Even during those invisible years in Miami, some symptoms made unpredictable leaps in to public moments. For instance, I was at a nice restaurant with a date when all-of-a-sudden I had an electrical pain in my face. It was hard to pretend all was well when I yelled and grabbed my chin. The sudden silence was broken by the sound of forks and knives hitting plates. So, on the fly, I came up with a ridiculous comment that I used to fill the awkward moment. “Nice weather we’ve been having...”


    And I’ll never forget the time I was walking on the beach with a new friend and my leg went numb. Suddenly my gait resembled that of the Mummy. We were in the middle of a light conversation and it wasn’t the right moment to unwind the gauze and start explaining. But when was that moment?  I wish I had a sign or perhaps a label that said “Hello my name is Amy - I have MS” or perhaps a plane nearby trailing a message in mist: “Amy has MS ~ Just saying” At least I wouldn’t spend so much time wondering when I could tell and what I would say. It would give me an opportunity to talk about my MS and it might even prevent the “Don’t call me, I’ll call you” ending.

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    Back to the future: After relocating to NJ (my home state), I endured many new symptoms and increasing limitations. Some that left me no choice but to come out. It ultimately happened on NJ Transit when I premiered my walking stick (a term I find to be less geriatric than cane – Not that there is anything wrong with a cane!) I was hypersensitive to the reactions of my fellow commuters, whether real or imagined. But I jumped off the proverbial platform and got onboard. And guess what? It turned out to be not so bad; in fact it was interesting but in a good way. When it became obvious that I was dealing with more than the average commuter, people actually felt badly when they plowed me down during the mass exodus from Penn Station. They would even interrupt their own expletives to apologize. *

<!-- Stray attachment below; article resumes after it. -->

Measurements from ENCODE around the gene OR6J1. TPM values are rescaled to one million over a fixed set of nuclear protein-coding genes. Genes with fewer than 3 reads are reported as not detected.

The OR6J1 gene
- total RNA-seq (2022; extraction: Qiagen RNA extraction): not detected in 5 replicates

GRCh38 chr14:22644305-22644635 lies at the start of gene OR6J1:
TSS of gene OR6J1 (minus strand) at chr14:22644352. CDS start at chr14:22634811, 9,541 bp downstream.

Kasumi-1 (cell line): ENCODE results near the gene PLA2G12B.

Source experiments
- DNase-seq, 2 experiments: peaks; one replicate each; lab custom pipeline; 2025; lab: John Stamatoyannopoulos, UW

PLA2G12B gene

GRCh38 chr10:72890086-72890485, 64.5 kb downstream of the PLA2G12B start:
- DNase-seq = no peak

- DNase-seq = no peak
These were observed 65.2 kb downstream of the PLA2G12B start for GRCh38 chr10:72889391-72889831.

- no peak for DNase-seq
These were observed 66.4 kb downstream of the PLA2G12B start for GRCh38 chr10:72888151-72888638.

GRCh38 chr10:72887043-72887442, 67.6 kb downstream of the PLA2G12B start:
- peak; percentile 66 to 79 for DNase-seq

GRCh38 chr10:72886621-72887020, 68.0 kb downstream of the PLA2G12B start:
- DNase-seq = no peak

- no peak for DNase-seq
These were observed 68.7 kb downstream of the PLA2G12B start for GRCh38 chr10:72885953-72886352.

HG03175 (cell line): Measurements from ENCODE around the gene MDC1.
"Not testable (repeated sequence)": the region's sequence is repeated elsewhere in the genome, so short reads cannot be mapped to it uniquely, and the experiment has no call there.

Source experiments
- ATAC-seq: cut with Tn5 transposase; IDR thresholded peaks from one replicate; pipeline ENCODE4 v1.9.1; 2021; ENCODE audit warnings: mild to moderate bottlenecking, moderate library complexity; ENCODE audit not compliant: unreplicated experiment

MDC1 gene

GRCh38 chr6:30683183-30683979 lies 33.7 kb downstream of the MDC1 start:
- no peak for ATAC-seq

Of course the transition from invisible to visible was no easy adjustment. I took on the role of analyst. I started by closely watching the people on public transportation taking note of their reactions. (And BTW, I don’t recommend staring at people on the subway!) How was I treated differently? Were those subtle looks askance because my hair looked funny or was it that I was wearing white after Labor Day? No wait! It’s because I’m a young woman (42 is young!!) who can’t walk without added support.


    At the time of my diagnosis my greatest nightmare was the thought that someday I might not be able to walk unassisted. I suppose the realization I’ve had puts me in touch with something I’ve always known. With my unpredictable version MS I have reinforced my ability to adapt. I have found a way to watch the play while being part of the production. And from that perspective I can deal with however the plot unfolds.


    So, I think for me, one of the incredible things I have learned, in over two decades with this disease, is that you don’t know what you can handle until you do. This was never more evident than when I added this stick to my walking routine. And now I love it.


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    Who knew?




    * This comment is intended as comic relief. It does not in any way represent most of the NJ commuters nor the residents of NYC. Many of them are very polite.


Published On: October 12, 2010